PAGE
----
Security measures are in place to reduce any risk. Because of a “we’ll do it better later” mentality, if these controls are absent or inadequately implemented, the business may be held accountable for failing to exercise due diligence and good governance to safeguard the systems and data of its stakeholders.

The distinction between “bolt on” and “built in” security is discussed by IT professionals. Security is not a feature that can be added after the fact to a product. It must be integrated from the beginning. It is more difficult to get security correctly afterwards the more you disregard or postpone focusing on it.

Refactoring (redoing) the code to address any vulnerabilities is the best way to make it secure. Otherwise, security problems would continue. A bandage on a deep wound is analogous to tacking something on top as a “fix.” The bandage doesn’t treat the damage; it just buys you some time to get to the doctor.

If you have to go back and rework, your emphasis on speed may end up costing you more than the benefit you thought you were gaining.

How can business leaders help reduce technical debt?

TL: It’s critical for all business leaders to have a clear understanding of technical debt—what it is, what generates it, and the possible security implications—so that you feel empowered to raise questions about it. This is because more and more business risk is linked to technological risk.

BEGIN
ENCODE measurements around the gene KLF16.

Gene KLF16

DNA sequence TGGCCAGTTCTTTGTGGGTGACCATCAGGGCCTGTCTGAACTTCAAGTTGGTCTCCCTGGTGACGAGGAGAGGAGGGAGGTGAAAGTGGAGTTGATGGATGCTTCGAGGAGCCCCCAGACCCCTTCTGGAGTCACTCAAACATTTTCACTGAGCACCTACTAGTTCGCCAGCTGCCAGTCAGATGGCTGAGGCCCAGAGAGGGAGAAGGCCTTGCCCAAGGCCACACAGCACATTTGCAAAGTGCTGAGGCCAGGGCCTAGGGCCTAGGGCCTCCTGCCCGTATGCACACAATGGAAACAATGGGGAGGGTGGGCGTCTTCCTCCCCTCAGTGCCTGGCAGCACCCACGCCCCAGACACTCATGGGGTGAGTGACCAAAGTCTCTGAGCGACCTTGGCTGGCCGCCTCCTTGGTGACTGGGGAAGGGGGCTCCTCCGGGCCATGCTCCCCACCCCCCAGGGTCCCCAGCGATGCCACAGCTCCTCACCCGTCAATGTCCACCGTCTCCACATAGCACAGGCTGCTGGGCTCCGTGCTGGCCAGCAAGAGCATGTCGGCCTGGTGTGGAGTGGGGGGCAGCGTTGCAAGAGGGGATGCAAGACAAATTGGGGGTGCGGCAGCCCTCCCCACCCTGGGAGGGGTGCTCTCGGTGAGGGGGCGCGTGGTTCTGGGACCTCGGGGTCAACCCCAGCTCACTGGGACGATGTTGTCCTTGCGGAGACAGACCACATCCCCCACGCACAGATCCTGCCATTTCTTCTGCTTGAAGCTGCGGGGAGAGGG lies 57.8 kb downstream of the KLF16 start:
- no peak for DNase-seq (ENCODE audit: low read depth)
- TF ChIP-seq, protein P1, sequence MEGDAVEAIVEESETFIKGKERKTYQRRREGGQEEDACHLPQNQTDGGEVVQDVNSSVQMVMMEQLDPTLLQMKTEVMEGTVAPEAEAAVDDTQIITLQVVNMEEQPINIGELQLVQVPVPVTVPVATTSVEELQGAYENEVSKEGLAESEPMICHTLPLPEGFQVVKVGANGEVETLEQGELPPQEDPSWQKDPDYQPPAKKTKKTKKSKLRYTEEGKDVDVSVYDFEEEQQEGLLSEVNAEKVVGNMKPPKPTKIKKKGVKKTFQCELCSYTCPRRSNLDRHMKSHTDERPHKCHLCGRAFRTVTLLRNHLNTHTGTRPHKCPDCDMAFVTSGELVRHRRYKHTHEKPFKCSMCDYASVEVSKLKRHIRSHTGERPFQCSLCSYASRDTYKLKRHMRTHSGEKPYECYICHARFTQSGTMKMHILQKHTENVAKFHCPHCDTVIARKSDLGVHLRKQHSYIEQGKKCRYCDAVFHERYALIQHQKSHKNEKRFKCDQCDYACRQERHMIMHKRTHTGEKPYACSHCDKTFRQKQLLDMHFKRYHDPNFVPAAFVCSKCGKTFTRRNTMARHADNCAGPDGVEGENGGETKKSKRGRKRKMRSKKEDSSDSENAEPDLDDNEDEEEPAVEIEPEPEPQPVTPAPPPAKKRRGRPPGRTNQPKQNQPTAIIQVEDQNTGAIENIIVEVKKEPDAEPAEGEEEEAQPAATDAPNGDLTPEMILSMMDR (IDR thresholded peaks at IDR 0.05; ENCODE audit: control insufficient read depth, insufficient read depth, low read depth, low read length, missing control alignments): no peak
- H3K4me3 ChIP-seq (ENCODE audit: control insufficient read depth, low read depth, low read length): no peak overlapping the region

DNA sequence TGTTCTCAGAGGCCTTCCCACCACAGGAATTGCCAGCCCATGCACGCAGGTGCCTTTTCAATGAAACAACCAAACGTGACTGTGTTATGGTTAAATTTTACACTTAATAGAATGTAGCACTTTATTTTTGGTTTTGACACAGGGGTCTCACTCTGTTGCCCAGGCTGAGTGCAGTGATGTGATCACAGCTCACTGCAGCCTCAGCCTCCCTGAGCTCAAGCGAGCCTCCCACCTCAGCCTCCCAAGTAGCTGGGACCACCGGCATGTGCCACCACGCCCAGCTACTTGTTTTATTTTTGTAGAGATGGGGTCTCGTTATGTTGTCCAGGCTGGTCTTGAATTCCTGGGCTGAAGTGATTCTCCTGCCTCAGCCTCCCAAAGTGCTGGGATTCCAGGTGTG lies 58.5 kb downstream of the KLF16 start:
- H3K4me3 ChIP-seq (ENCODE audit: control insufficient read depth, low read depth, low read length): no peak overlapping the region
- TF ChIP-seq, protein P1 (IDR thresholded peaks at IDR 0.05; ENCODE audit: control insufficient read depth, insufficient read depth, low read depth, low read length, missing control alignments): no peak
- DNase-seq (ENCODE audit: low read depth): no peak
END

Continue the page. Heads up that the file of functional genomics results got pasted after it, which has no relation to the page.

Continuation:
If speed and automation are valued in your company, you’re probably racking up technical debt. Therefore, you should confirm that the debt is reasonable.

Your business’s speed and agility will rise with the correct kind of technical debt. The wrong kind of technical debt can unnecessarily increase the security risk to your firm. Discuss this difference as a leadership team. The behaviors that keep technical debt under control—or, alternatively, enable it to explode—are driven by the business priorities you prioritize.

The C-suite must assist the CISO in ensuring that software project participants, including developers, have the most up-to-date security knowledge. Have you given your programmers secure coding training? Are you aiming to enforce security best practices with your CI/CD process by incorporating as much automated security testing as you can?

IT security needs to be prioritized, and the C-suite needs to set the correct example for developers. What leaders reward, developers will follow. Your organization’s cybersecurity risk may increase if you choose speed over security and code quality.